2D custom quad drawing: SpriteEffect vs BasicEffect


My project consists of an endless world of tiles, divided into chunks.
I’m drawing my tile chunks using custom quads because it’s faster than calling spritebatch.draw thousands of times. I’m currently using a BasicEffect to match the spritebatch 2D view (using world, view & projection matrices).

I actually have two questions about this topic:

1) Y-axis camera transformations have the opposite effect on my quad drawing vs spritebatch drawing. Is there an easy way to reverse the Y-axis for quad drawing, or do I need to use two separate transformation matrices for my camera (normal 2d sprites drawn using spritebatch and the world tiles drawn using custom quads).

2) There’s also a SpriteEffect class. The latest MonoGame development build allows access to the TransformMatrix variable inside the class. Is it possible to use this effect instead of the BasicEffect class if I just need a 2D view?
I already tried using the sprite effect class by setting the matrix variable to the camera transformation matrix but that didn’t work. I noticed that SpriteEffect uses the Matrix.CreateOrthographicOffCenter function, but the ‘bottom’ Y-value parameter is higher than the ‘top’ Y-value. I use the same projection for my basic effect but with bottom & top switched, otherwise I wouldn’t see anything.

Thanks in advance :slight_smile:

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If you need a fast way to draw tilemaps you can have a texture or rendertarget as the tilemap and use a shader to draw it. You can skip the constraction of thousand of quads, dividing the map into chucks for culling and rendering thousands of Vertices. You can see an example of a shader in my repo here.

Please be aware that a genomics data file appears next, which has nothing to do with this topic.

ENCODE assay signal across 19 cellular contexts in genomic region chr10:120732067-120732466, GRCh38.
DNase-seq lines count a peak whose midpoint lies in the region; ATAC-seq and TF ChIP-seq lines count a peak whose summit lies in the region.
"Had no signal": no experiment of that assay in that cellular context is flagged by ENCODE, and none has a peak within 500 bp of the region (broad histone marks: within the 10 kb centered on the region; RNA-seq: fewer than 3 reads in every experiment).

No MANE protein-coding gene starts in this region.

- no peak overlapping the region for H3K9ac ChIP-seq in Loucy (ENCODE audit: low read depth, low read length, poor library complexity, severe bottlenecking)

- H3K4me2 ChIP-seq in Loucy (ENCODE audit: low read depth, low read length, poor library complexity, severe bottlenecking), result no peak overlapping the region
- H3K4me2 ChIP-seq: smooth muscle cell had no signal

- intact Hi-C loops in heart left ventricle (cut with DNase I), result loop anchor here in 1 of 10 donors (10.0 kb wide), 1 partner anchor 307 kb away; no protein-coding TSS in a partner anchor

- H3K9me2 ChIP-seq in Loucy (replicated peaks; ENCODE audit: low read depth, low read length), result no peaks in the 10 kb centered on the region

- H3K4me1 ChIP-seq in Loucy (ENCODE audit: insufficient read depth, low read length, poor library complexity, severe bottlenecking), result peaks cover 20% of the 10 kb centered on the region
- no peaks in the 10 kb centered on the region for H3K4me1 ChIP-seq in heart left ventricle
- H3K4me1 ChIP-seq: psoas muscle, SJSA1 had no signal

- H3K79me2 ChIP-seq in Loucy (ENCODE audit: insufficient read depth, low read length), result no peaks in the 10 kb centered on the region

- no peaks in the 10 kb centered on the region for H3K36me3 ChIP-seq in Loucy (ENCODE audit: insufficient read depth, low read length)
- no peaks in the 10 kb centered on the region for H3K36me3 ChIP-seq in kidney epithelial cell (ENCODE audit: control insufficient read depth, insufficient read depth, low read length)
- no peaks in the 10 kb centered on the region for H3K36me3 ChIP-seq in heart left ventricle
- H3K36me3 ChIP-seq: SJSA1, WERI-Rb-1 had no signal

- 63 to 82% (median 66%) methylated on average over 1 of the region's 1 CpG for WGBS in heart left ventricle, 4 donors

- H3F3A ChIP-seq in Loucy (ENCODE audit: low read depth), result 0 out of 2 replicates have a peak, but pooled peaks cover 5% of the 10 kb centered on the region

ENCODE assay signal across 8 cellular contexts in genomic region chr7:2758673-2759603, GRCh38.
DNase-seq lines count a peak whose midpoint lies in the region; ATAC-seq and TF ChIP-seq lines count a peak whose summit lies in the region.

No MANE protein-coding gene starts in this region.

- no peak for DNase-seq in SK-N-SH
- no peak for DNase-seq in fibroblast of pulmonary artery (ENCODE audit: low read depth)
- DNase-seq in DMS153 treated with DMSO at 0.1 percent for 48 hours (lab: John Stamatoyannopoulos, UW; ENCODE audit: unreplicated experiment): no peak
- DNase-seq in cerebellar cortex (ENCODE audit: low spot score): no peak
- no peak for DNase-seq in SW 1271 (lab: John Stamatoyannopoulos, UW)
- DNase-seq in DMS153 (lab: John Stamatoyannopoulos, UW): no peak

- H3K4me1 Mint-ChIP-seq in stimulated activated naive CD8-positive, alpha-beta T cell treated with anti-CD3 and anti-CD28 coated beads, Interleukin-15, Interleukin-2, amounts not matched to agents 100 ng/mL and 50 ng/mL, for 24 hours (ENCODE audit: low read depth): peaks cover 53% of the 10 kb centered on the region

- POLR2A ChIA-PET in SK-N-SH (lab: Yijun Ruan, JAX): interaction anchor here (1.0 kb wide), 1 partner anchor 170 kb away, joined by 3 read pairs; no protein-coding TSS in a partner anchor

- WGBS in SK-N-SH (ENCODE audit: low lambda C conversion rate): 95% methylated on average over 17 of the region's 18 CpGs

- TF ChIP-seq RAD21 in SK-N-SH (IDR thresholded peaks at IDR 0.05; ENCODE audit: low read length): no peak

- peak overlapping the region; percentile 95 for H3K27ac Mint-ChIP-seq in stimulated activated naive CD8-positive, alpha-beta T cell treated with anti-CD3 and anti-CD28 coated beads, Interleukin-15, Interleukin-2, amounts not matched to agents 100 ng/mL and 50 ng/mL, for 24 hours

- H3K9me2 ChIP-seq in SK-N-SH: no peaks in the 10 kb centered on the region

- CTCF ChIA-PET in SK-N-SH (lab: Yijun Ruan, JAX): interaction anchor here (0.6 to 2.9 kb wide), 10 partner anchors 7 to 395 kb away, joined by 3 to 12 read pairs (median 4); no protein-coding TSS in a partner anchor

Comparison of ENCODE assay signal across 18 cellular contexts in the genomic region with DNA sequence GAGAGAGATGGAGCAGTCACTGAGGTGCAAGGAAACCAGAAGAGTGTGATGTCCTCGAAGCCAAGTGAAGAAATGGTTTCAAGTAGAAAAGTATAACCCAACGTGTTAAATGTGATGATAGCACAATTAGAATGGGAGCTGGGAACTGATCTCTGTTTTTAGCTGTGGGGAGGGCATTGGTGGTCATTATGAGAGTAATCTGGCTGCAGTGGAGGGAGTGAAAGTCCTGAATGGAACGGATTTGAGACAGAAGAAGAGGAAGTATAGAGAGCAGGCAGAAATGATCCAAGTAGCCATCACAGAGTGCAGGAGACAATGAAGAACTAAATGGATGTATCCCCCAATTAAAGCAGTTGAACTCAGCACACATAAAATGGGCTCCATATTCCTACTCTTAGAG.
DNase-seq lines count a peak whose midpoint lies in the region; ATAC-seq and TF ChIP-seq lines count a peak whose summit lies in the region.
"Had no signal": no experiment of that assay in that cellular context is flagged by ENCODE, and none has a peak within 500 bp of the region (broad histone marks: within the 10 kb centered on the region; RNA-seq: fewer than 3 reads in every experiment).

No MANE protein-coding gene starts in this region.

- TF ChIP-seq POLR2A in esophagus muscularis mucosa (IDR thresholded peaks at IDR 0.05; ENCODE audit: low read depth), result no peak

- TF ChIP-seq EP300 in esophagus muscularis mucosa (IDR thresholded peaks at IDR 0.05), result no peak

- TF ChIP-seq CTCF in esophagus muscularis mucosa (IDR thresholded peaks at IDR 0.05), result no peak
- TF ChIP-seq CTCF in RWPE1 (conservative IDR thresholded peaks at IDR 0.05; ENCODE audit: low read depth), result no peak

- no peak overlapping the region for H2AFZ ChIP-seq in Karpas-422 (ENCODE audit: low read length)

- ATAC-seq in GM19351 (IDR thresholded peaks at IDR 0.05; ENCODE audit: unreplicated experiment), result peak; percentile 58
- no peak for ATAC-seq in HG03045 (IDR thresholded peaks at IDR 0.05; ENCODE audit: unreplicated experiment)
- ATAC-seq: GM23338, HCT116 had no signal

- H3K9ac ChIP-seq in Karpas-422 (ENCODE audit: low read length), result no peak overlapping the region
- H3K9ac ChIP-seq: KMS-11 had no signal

1. Spritebatch is using the so called Screenspace coordinates.It constructs the Projection by calling Matrix.CreateOrthographicOffCenter(left:0, right:vp.Width, bottom:vp.Height, top:0, zNearPlane:0, zFarPlane:-1);
    notice how [top -> bottom] is defined as [0 -> vp.Height], resulting in reversing Y-axis.
    Normally you would call
    Matrix.CreateOrthographicOffCenter(left:0, right:vp.Width, bottom:0, top:vp.Height, zNearPlane:0, zFarPlane:-1);
    to constructs a right-handed world space projection.

Therefore, you can do the same in your Projection/BasicEffect to draw primitives in screenspace just as spriteBatch.
(in 3.7.1 and prior you also need to add halfpixel for OpenGL platforms)
…or you can pass a BasicEffect in SpriteBatch.Begin(…) if you want to draw sprites in world space.
( just set BasicEffect.Projection/.View with you proj/view).

Personally I prefer to use SpriteBatch’s Screenspace only for GUI.
For game asset’s, sprites, 3D models, etc I use normal right-handed world space coordinates.

  1. SpriteEffect.TransformMatrix is what you pass at SpriteBatch.Begin(). It would be null if you don’t set it yourself.
    I suppose you could use SpriteEffect to draw primitives but it’s best to avoid it. It’s a legacy class and it’s behavior keep changing, actually nowadays SpriteBatch could have used BasicEffect internally as it’s exactly the same shader code. Unfortunately someone made it public down the road for no good reason. Just pretend that it’s not there… as it doesn’t add anything in comparison to BasicEffect.

That’s probably due to culling/Winding.

If you want to draw quads in screenSpace (spriteBatch projection) you have to reverse the order of the vertices in a triangle or switch to RasterizerState.CullClockwise.

If you want to draw using SpriteBatch but with a BasicEffect and a normal projection, you have to switch the default RasterizerState and possibly Flip the sprite. (spritebatch generates quads in a way that are pre-flipped to work with reverse-Y and the default CullMode).

The fastest way to fix it is to set gd.RasterizerState = RasterizerState.CullNone.
Culling is used mostly in drawing 3D models and skip triangles that are facing away from the camera.